Summer has just kicked off, but a lot of our country is getting hit with a real heat wave. One of the best things you can do right now, and through the rest of summer, is help prevent dehydration in your parent.
Dehydration can be a threat to the elderly at any time of the year, but in the summer, they are especially vulnerable. Just last night my mother told me how she sweats a lot even when making a short trip to the store. She admitted she forgets to drink more water now that it’s hot outside. And, as I was researching this article, I found out dehydration can cause muscle cramps, something my mother has been complaining about!
So, I want to provide a short list of why dehydration impacts the elderly more and also tips on how you can help your parent drink enough water. Sounds like such a simple thing, drink more water. But it truly can impact overall health.
Why does dehydration affect the elderly more?
- A person with dementia may miss the body’s cue for thirst and not even think to drink water.
- Chronic illness, such as diabetes, and taking certain medications are risk factors.
- Even the elderly in good health tend to underestimate how much water they need (http://www.sciencedaily.com/releases/2007/12/071217192400.htm)
- An elderly person who is weak or tired may not have the energy to get up and get a glass of water.
- Someone with incontinence problems may limit their water intake so they can prevent an accident.
Why is preventing dehydration important?
- It can lead to confusion, fatigue, fainting, and unconsciousness.
- It can cause kidney, bladder and bowel problems and even delirium.
- Depending on illnesses and medications being taken, water is very important to flush any toxins out of the system.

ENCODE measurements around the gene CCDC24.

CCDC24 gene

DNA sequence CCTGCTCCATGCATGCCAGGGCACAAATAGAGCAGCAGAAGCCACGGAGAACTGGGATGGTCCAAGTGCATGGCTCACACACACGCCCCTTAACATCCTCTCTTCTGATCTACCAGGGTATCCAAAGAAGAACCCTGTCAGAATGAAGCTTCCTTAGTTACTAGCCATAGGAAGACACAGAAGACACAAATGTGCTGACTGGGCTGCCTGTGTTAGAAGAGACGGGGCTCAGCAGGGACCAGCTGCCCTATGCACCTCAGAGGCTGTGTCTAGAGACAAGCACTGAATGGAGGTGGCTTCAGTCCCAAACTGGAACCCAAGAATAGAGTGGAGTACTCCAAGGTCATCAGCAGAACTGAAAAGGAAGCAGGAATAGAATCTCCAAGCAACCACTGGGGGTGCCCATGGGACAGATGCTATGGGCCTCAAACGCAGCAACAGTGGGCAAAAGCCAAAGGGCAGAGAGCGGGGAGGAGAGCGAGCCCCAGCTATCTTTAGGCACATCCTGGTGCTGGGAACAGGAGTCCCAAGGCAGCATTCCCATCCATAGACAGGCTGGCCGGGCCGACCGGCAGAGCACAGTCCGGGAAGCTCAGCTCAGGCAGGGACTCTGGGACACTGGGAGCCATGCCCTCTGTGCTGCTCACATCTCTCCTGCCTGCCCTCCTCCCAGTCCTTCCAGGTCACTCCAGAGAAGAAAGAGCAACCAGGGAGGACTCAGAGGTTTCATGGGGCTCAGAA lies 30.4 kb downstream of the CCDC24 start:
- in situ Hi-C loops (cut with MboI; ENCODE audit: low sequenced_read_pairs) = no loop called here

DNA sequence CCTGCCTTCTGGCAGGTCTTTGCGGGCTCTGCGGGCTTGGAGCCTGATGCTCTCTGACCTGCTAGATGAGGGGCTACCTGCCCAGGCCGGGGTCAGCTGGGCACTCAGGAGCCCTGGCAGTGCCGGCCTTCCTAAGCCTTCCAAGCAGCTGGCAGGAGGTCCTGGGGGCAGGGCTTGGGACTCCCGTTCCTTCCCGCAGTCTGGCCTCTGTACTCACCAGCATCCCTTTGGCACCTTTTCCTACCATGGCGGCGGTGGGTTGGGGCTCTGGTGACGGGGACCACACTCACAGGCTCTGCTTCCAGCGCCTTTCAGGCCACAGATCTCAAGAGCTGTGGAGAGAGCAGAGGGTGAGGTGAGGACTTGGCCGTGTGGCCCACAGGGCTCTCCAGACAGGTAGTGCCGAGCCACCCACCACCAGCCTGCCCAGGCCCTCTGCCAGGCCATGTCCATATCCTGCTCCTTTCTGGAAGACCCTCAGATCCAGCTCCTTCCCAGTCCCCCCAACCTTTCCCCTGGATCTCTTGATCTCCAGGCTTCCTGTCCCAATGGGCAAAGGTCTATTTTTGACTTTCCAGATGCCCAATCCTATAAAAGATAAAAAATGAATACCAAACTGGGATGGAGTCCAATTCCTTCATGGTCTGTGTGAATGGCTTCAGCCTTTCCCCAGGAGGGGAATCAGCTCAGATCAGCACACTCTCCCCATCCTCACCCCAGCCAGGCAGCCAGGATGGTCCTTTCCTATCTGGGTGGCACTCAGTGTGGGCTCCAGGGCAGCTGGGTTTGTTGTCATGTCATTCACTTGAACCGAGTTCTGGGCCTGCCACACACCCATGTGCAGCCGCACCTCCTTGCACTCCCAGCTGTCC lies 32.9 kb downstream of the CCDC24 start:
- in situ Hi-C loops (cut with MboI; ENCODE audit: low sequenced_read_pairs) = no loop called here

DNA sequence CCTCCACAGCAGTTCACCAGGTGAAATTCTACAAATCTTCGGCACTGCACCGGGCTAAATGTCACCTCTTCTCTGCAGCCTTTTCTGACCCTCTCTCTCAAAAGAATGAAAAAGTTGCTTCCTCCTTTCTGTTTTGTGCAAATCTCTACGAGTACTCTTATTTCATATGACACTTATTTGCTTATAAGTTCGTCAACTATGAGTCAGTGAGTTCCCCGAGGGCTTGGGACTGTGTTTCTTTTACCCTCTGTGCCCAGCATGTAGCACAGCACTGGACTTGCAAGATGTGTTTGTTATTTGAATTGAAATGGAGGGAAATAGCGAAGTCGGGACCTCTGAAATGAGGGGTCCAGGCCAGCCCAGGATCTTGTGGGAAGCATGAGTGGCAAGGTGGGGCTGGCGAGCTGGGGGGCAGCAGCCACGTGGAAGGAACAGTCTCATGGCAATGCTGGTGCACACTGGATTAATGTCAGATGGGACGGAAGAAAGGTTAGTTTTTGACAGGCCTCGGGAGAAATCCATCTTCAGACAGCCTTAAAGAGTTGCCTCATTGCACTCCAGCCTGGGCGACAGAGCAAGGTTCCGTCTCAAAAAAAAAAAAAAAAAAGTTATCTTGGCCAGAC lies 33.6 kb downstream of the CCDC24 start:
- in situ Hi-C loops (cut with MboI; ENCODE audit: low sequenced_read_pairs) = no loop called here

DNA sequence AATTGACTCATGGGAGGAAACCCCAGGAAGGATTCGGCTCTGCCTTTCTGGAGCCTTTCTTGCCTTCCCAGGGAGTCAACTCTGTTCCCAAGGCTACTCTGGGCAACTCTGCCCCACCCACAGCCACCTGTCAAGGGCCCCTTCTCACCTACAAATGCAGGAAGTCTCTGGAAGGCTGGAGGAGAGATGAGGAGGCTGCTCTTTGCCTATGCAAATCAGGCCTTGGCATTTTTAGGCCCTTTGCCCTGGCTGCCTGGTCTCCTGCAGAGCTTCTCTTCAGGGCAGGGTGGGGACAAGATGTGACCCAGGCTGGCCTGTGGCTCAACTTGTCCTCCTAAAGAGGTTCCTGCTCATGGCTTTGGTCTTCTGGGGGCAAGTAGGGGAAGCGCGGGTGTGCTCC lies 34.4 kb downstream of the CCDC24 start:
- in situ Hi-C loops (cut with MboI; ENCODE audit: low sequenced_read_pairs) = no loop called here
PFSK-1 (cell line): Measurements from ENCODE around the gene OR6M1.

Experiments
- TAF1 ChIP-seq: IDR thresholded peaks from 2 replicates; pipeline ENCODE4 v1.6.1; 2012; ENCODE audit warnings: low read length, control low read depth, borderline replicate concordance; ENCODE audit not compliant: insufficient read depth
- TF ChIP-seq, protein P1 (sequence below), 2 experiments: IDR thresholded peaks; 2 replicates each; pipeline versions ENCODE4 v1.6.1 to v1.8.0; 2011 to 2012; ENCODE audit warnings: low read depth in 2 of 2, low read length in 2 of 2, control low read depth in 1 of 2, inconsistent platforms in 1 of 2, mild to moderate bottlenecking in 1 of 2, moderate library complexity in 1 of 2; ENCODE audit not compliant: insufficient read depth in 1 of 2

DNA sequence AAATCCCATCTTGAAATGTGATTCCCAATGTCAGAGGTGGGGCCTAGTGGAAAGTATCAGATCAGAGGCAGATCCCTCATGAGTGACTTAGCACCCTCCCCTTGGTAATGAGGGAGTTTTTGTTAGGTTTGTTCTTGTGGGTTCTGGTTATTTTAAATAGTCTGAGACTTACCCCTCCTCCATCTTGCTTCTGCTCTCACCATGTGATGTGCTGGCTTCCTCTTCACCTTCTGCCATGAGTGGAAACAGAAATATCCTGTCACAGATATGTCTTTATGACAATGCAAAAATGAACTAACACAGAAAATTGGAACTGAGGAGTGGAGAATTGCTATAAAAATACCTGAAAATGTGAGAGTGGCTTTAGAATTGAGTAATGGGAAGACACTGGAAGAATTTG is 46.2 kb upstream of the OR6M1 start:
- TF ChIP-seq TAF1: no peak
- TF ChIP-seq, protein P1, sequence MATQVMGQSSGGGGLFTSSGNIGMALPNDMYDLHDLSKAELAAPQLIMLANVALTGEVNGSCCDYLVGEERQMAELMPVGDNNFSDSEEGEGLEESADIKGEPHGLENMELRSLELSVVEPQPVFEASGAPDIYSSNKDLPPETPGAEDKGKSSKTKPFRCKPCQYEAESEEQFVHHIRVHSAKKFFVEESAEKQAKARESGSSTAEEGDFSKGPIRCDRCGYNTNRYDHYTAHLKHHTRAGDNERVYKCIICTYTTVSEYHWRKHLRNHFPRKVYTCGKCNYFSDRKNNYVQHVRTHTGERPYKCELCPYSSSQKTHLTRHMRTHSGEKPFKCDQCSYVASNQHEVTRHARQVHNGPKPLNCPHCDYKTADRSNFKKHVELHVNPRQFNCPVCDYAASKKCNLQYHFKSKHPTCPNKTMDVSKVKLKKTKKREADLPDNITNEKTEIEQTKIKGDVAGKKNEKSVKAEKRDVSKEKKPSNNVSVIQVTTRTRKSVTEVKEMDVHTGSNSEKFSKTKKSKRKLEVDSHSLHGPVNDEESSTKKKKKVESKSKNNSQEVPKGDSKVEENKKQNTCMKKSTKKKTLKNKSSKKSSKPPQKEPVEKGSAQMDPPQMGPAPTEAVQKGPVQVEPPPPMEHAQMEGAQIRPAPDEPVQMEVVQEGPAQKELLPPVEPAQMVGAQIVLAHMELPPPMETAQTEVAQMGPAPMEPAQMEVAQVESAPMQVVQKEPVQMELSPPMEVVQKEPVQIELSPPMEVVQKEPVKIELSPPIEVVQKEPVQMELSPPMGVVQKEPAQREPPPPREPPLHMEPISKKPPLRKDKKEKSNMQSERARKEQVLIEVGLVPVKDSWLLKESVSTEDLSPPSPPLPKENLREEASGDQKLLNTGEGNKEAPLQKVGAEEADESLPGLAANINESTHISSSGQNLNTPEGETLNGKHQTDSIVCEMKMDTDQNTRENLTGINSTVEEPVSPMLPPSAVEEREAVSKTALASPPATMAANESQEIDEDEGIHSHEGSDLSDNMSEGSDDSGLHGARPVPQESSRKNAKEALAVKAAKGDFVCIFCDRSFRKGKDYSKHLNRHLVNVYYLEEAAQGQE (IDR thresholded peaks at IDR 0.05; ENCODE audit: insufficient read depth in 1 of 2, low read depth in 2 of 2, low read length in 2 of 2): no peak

What can you do to help your parent prevent dehydration?
- Limit caffeine and alcohol.
- Encourage your parent to keep a glass or bottle of water nearby and sip on it. If acceptable to his/her diet, maybe add a slice of lemon or lime.
- Consume fruits and vegetables high in water content. Cucumbers, tomatoes, zucchini, peaches, grapes and watermelon are all very high in water content, and also provide a lot of other nutrients.
- One of the most innovative ideas I read about was a water club initiated at a UK rest home. The care home is also seeing fewer falls, significant improvements in health, fewer GP call-outs, reductions in the use of laxatives and urinary infections, less agitation among dementia residents, and residents reporting better quality of sleep.
- Suggest your parent fill a container each morning with the daily amount of water to drink. They can set a goal of drinking it all by bedtime.
If you’ve found creative ways to encourage your parent to get enough water, especially during the summer, please comment either to this post or to our Facebook page (click here.) We can all learn from each other’s stories and insights.